Women ski jumpers make their case
February 26, 2008
A billboard went up in Vancouver, Canada, over the weekend, which read: "Just Imagine. Let Women Ski Jump in 2010."
That sentiment is followed by a quote pulled straight from the Olympic charter: "Implementing the principle of equality of men and women."
And thus continues the battle to get females ski jumpers into the 2010 Olympic Games in Vancouver.
The long-fought battle is finally getting legs in the city where it will count the most. Legislators from both the provincial and federal government are jumping on board in the fight for gender equality at the 2010 Games. This week, Harry Bains, a member of the British Columbia Legislature, will introduce legislation urging the International Olympic Committee (IOC) to include women’s ski jumping on the Olympic docket.
"Harry has been very supportive," Women’s Ski Jumping USA head DeeDee Corradini said. "After the last press conference, it made so much news we have politicians jumping on board."
At the federal level, Member of Parliament Peter Julian will introduce similar legislation and has also penned a letter to Canadian Prime Minister Stephen Harper asking him to continue trying to change the minds of the IOC.
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Things are also happening on the ground level besides the recent billboard signage. The IOC, the Internal Ski Federation (FIS) and the Vancouver Olympic Organizing Committee (VANOC) were in Vancouver this week in conjunction with a World Cup, testing the city’s alpine venue. So, Corradini decided it was the right time to make the trip up to Canada armed with other supporters to stage a rally on the steps of the Vancouver Art Museum on Sunday.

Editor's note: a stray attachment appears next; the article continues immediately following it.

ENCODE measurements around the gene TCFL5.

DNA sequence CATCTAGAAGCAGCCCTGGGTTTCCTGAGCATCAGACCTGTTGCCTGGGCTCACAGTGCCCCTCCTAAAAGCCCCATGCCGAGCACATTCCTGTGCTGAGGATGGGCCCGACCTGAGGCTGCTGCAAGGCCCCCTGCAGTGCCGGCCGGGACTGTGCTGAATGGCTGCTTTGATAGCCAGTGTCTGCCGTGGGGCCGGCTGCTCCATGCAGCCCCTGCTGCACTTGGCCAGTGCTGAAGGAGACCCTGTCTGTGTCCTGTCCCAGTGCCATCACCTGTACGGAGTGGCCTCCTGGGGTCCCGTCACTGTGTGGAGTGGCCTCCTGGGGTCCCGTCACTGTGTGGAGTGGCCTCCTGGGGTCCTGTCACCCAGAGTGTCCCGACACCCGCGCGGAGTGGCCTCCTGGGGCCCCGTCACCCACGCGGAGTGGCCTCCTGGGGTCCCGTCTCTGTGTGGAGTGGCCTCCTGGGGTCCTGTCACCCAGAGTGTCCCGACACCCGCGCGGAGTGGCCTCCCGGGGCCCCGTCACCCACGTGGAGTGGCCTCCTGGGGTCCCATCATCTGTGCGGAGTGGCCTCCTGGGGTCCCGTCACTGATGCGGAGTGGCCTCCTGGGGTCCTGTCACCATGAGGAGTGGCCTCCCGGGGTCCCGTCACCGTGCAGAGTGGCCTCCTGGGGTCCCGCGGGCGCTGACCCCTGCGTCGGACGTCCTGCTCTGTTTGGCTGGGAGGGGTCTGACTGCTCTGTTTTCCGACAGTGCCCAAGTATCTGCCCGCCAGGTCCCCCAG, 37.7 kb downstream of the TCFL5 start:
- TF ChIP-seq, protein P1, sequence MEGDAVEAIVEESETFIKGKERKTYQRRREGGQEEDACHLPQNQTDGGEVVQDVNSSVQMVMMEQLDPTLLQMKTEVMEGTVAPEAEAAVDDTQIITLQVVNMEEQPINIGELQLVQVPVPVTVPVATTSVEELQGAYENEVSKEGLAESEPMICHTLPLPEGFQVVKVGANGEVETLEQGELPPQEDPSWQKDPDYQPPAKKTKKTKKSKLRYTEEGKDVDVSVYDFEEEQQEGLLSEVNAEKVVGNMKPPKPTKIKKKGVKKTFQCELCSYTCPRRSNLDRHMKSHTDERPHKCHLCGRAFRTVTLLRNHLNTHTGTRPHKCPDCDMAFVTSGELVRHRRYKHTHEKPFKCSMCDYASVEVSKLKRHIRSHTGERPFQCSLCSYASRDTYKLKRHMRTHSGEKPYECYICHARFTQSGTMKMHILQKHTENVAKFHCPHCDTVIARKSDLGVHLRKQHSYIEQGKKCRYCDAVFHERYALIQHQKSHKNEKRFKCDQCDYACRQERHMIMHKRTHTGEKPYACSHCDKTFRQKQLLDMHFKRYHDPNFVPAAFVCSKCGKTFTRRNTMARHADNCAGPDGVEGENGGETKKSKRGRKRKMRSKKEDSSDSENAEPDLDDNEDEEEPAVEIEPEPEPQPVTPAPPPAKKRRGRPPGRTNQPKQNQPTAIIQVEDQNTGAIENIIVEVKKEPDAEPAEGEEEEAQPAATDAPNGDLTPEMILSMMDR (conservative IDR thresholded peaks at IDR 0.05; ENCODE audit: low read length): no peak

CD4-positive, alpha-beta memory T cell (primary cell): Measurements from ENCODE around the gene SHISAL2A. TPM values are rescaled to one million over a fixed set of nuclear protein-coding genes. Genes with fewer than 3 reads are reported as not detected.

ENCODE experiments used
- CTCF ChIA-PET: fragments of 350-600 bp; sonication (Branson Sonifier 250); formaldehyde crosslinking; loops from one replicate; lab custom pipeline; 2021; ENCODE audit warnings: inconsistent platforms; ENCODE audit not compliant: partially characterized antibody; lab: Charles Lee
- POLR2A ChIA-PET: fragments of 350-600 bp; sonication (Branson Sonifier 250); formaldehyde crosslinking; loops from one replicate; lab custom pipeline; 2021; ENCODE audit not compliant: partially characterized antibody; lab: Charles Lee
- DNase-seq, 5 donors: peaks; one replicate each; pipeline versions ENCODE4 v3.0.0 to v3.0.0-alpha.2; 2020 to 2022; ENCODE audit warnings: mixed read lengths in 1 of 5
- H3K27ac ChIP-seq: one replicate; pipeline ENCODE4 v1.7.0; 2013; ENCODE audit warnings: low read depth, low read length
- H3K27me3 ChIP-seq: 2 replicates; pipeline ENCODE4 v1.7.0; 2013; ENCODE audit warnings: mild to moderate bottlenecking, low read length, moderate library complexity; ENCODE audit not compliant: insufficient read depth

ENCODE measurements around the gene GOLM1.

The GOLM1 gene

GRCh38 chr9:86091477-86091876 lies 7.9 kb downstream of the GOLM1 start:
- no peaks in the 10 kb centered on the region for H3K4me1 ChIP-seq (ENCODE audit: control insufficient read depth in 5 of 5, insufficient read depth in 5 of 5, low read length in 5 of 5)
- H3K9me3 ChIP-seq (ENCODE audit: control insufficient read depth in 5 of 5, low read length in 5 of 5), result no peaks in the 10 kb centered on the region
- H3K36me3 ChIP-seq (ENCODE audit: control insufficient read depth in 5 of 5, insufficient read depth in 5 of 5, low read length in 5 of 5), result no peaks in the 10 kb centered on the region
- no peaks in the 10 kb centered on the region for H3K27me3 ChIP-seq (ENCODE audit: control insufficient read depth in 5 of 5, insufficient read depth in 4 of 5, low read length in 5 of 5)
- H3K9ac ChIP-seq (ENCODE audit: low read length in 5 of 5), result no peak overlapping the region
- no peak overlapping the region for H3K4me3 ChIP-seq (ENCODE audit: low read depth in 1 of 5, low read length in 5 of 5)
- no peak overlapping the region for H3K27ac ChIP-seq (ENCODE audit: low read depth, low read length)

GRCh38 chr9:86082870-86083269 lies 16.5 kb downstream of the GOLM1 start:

"We hope the IOC will realize this is a hot-button issue," Corradini said.
One of the busiest spots in the city, the museum served as a prime location for continuing to garner grassroots support. Corradini was also joined by Parliament member Hedy Frye, who has been leading the charge within the federal government to get the sport into the Games. Also present was former ski jumper Karla Keck, who spoke passionately about why women jumpers should be allowed into the Games.
"I was just talking about how long they will keep the women twisting in the wind," Keck said. "Its been going on since 2002. That’s a lot of time to dedicate your life to a dream that’s a maybe."
The rally was well attended after Canadian supporters blitzed blogs and websites, as well as from the buzz that the media had created over the issue. Corradini said some of the rally-goers with homemade signs demanding the women be included in the Vancouver Olympics.
"A lot of the Canadians didn’t know," Corradini said. "They have fabulous Canadian jumpers The Canadians are waking up and saying, ‘We’ve got potential here.’"
In fact, Canadian jumper Atsuko Tanaka took first place at a Continental Cup contest held in Germany over the weekend.
"They ask, ‘Why not?’ and that is the question," Keck said. "I don’t think anybody understands why not."
The IOC claims that sport is not developed enough among women, voting in 2006 against adding it as an Olympic sport. Currently, the FIS reports that there are 135 female ski jumpers from 16 countries competing, and there have been sanctioned competitions for women since 1995.
"The women are ready to compete," Keck said. "This is a big deal. This is the time to make a bold statement for women’s equality."